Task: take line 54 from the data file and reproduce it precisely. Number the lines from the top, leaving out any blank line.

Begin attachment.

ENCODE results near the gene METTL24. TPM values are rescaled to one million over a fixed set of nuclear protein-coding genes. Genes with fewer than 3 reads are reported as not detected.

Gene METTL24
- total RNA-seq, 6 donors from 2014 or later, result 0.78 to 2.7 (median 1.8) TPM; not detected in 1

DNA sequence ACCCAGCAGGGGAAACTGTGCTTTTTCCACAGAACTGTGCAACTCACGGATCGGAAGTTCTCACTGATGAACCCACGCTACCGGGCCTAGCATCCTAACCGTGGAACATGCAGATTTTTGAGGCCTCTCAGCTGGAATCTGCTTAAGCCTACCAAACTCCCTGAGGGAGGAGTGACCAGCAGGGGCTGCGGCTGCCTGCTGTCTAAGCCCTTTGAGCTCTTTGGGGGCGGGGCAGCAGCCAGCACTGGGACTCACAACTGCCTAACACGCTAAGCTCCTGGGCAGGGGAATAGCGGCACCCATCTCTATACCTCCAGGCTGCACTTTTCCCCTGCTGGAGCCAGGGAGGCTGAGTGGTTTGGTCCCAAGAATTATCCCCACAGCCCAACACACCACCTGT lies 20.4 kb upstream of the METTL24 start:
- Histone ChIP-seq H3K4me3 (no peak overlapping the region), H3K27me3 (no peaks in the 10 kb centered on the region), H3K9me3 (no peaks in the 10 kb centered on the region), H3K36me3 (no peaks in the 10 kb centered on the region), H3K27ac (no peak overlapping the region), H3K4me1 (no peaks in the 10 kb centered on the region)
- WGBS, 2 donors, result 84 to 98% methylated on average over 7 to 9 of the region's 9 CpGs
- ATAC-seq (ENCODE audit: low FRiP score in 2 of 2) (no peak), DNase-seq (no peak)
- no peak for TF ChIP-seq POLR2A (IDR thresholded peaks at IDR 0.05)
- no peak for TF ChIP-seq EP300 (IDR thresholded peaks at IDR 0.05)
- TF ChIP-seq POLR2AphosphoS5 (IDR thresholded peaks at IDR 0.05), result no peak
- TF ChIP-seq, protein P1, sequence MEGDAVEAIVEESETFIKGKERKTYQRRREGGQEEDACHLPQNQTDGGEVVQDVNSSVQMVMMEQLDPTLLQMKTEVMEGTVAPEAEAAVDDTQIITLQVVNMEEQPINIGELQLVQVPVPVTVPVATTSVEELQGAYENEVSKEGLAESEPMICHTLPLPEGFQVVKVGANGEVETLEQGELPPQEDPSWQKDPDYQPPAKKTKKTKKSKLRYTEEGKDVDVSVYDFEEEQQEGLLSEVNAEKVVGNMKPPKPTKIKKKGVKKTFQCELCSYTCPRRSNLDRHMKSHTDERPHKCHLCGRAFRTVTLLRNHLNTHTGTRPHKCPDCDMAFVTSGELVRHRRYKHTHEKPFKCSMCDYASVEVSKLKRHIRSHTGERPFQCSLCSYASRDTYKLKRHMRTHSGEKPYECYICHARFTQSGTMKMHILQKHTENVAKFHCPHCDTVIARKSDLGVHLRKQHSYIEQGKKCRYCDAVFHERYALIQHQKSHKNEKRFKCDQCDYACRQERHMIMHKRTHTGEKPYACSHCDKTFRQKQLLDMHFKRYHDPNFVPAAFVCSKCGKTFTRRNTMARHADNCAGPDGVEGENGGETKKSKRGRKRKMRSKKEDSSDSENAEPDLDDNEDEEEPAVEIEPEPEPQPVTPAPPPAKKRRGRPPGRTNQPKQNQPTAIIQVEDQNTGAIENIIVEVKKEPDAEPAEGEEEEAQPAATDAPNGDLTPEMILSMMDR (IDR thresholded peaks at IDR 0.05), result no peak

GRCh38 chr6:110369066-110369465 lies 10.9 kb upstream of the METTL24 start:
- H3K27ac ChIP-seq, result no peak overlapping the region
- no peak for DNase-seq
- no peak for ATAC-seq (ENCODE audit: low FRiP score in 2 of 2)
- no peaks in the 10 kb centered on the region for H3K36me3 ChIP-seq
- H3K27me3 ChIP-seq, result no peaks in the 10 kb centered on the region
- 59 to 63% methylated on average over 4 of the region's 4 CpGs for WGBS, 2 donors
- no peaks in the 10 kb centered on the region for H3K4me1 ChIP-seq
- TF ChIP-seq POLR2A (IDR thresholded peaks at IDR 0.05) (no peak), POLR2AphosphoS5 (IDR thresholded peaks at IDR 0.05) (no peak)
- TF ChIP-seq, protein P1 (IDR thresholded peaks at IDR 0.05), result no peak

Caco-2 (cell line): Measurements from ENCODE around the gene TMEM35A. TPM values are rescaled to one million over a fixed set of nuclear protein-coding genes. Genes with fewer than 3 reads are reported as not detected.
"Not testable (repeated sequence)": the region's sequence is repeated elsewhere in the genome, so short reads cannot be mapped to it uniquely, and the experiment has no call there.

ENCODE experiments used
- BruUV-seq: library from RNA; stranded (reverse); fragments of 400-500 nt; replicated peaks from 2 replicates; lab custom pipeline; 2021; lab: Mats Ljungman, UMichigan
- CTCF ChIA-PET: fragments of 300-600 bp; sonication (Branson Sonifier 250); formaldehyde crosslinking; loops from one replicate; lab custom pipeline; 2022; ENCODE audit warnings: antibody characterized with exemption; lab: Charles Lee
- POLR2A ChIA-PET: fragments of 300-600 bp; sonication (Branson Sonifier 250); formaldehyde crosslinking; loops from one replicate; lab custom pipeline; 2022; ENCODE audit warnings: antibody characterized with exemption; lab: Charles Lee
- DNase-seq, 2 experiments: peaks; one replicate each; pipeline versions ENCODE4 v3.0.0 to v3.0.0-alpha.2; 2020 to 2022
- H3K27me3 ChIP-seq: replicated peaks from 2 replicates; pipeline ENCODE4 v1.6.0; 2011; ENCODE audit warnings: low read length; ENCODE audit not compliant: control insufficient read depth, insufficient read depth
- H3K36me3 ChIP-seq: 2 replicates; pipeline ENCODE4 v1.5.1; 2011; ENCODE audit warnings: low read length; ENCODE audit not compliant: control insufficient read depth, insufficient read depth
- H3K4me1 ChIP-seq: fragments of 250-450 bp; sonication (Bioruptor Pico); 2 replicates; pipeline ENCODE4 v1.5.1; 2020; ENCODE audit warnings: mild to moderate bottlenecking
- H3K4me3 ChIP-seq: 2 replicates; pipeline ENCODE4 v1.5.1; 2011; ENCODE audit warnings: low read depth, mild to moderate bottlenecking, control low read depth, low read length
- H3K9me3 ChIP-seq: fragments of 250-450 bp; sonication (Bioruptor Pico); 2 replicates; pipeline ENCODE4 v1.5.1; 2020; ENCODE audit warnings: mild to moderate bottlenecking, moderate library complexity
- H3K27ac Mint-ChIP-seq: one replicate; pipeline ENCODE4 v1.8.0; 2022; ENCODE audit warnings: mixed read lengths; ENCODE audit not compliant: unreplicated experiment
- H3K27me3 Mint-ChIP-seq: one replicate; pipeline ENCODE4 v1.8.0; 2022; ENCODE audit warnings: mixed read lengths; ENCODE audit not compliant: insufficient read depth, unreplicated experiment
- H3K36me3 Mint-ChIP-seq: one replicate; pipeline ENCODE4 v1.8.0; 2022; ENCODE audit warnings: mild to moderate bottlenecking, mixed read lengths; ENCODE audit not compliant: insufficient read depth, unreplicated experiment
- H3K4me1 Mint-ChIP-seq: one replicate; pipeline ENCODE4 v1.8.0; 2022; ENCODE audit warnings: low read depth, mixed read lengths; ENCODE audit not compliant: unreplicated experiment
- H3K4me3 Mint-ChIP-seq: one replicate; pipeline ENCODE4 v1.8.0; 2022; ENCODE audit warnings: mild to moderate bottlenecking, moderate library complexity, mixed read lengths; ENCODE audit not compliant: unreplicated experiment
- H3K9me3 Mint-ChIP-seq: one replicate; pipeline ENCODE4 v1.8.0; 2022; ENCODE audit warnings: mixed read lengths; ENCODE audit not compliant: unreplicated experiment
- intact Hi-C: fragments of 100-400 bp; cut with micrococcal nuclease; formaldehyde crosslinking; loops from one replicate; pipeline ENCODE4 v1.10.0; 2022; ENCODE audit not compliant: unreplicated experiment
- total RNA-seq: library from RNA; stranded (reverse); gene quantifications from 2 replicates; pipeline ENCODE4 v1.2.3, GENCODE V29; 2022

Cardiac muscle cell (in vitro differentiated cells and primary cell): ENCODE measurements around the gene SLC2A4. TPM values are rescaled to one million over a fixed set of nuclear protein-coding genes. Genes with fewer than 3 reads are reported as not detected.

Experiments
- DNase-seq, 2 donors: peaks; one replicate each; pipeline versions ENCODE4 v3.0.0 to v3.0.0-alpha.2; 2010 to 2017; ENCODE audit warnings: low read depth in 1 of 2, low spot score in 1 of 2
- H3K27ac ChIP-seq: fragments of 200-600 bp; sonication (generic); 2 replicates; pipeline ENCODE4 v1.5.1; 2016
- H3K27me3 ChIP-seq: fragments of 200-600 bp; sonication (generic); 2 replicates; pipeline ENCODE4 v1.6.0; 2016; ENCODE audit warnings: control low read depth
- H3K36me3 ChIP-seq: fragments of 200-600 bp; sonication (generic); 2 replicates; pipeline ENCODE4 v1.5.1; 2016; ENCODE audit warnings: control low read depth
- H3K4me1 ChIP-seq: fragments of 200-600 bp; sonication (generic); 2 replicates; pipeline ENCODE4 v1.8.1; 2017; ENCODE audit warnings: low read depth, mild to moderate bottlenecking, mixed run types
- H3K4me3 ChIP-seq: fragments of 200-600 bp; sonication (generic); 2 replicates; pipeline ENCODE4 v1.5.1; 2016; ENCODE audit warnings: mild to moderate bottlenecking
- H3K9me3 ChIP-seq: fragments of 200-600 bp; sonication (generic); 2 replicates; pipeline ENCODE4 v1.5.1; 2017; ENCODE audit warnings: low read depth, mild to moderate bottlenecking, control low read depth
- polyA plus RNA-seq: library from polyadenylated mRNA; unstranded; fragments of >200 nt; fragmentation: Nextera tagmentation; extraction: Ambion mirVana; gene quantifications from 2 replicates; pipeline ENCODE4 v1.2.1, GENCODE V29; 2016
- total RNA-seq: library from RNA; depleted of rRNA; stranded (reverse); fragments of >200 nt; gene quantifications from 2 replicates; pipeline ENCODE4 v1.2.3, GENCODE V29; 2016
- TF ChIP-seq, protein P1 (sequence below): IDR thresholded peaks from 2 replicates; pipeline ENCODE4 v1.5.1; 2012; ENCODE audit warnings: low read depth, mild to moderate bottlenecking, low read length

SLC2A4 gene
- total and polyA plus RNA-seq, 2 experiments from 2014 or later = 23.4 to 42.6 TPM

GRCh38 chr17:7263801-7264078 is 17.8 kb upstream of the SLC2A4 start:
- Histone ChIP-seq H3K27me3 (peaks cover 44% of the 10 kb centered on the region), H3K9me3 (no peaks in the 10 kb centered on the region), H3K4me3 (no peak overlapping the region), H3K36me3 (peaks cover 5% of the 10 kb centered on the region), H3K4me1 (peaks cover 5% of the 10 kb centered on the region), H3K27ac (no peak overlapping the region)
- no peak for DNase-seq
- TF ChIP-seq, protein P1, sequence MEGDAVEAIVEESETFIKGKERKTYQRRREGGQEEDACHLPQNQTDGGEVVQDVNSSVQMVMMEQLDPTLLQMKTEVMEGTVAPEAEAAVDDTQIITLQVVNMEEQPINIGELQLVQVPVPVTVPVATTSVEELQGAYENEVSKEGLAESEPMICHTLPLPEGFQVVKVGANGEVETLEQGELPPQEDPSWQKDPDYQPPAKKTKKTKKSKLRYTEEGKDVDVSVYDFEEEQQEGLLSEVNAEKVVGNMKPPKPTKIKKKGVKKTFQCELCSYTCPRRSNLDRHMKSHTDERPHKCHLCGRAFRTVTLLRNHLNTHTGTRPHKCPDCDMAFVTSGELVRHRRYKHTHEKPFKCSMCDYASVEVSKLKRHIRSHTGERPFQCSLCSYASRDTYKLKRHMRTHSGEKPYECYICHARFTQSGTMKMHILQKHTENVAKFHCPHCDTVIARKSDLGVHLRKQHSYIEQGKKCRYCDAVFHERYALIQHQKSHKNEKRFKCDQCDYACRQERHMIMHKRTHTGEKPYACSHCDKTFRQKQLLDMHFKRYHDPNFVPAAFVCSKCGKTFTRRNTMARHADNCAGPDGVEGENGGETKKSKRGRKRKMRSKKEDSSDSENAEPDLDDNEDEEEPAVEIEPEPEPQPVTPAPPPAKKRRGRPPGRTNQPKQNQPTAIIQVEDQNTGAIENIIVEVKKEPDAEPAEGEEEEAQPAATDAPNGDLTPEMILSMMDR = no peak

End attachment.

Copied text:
SLC2A4 gene